It was a sheet of paper, written very closely in His Majesty’s own hand, and was headed in capital letters.
Then there followed a set of reasons, all numbered, shewing that the Holy Roman Church was none other than the very Church of Christ outside of which there is no salvation. (It was made public later, as all the world knows, so I need not set it out here in full.)
“There, sir,” he said when I had done reading it. “What do you think of that?”
I shall never forget how he looked, when I lifted my eyes and regarded him. He was standing by the window, with the light on his face, and there was an extraordinary earnestness and purpose in his features. It was near incredible that this could be the man whom I had seen so careless with his ladies—so light and indolent. But there are many sides to every man, as I have learned in a very long life.
“Sir,” I cried, “what am I to say? There is nothing that I can add. This is Your Majesty’s own conscience, written out in ink.” (I tapped the paper with my finger, still holding it.)
“Eh?” said he.
“And by conscience God judges us all,” I cried. Again I stared into his eyes, and he into mine.
“Your Majesty will have to answer to this,” said I, “on Judgment Day.”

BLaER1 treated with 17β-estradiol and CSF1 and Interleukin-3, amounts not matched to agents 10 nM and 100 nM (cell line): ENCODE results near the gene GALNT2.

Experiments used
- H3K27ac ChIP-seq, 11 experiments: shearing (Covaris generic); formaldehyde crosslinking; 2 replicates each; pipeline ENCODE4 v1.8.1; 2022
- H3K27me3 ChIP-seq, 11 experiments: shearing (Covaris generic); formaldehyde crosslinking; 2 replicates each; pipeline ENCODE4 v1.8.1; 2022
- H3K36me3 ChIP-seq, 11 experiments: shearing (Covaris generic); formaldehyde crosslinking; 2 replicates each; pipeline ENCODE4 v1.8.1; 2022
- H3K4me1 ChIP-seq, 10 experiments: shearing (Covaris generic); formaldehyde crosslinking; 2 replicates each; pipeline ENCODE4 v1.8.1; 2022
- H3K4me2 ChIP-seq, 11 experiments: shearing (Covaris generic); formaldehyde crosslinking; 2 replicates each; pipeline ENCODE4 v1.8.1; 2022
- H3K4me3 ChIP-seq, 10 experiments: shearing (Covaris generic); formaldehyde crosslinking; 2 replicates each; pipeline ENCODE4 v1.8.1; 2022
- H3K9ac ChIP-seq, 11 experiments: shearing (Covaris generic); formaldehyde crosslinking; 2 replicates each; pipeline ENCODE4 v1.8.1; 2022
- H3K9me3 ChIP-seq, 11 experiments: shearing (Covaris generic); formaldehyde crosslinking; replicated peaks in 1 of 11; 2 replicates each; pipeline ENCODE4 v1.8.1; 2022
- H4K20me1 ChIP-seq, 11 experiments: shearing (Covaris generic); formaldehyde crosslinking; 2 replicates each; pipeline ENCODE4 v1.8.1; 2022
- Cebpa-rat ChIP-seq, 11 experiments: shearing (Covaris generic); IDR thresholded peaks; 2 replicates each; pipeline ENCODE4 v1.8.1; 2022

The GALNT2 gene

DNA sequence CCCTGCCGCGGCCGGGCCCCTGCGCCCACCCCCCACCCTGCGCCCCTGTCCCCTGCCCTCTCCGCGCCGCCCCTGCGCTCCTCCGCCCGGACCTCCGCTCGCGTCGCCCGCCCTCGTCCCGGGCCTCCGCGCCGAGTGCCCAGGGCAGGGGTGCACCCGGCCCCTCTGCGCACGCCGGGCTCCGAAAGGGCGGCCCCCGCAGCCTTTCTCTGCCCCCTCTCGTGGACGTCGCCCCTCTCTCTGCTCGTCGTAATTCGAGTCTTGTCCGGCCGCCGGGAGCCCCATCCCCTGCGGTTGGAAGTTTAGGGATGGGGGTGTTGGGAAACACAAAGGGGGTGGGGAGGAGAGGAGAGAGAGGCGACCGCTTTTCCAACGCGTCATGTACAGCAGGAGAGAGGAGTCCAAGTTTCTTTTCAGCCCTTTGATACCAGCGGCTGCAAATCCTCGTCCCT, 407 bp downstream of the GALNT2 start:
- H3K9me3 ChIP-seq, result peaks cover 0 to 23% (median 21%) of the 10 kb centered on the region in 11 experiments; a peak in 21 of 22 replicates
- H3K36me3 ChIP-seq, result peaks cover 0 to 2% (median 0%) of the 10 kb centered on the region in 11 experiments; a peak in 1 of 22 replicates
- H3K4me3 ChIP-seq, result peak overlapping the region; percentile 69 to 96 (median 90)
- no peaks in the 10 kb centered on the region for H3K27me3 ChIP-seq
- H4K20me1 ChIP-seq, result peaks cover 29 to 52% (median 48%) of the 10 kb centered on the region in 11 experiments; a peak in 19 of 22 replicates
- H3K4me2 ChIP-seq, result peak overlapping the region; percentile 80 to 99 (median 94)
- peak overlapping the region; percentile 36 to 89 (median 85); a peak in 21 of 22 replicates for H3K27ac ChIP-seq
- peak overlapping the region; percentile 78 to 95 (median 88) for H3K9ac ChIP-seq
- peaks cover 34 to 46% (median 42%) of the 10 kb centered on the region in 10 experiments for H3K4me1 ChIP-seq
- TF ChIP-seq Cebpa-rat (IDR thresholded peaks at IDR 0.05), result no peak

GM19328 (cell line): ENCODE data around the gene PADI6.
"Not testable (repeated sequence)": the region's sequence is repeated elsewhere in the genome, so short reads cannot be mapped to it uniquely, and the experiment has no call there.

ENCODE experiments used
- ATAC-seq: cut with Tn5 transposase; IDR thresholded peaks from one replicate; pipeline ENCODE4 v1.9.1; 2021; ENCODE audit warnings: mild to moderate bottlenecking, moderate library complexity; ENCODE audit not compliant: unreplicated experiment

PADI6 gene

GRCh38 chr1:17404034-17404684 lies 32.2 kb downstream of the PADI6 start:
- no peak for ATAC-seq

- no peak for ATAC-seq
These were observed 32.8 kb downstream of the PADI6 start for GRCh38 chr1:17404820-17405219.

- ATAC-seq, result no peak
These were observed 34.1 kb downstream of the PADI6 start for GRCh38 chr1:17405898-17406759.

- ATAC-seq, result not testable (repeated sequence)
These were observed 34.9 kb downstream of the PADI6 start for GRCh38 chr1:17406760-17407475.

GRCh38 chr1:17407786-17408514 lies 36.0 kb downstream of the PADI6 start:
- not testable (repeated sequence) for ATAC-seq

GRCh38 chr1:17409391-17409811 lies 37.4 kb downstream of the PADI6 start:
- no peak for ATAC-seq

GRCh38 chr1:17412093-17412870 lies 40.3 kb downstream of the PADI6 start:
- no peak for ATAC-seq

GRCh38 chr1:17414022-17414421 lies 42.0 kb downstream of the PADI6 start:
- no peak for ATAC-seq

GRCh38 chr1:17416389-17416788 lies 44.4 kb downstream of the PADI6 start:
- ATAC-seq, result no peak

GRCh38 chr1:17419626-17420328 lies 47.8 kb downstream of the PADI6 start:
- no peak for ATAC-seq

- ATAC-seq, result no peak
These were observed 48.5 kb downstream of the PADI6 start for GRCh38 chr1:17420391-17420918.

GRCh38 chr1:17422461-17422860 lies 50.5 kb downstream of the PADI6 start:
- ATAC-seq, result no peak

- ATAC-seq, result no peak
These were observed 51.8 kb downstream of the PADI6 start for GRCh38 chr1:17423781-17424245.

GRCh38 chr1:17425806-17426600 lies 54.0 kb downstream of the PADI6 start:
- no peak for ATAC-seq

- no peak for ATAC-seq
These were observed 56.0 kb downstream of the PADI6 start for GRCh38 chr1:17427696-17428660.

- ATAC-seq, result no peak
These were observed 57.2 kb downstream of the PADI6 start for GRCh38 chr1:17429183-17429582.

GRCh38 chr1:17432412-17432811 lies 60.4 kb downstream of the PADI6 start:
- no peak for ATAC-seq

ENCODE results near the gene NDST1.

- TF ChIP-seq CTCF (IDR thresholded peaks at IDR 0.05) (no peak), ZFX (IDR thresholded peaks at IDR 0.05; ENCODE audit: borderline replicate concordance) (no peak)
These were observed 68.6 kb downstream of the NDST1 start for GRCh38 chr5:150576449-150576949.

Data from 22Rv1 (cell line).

I could say no more, so great was my emotion; and, as I hesitated a change went over his face. His brows came down as if he were angry, but his lips twitched a little as if in humour.
“There! there!” he said. “Give me the paper, Mr. Mallock.”
I gave it back to him; and he stood running his eyes down it.
“Why, this is damned good!” he murmured. “I should have made a theologian.”
And with that I knew that his mood was changed again, and that I could say no more.
I do not know which is the more strange that, when a great time of trial approaches a man, either he has some kind of a premonition that trouble is coming upon him, or that he has not. Certainly it is strange enough that some sense, of which we know nothing, should scent danger when there are no outward signs that any is near; but it appears even more strange to me that the storm should break all of a sudden without any cloud in the sky to shew its coming. It was the latter case with me; and the storm came upon me as I shall now relate.
* * * * *
It was now for the first time that I began to see something of the way the Court lived—I mean as one who was himself a part of it. I had looked on it before rather as a spectator at a show, observing the pageants pass before me, but myself, from the nature of my employment, taking no part in it from within.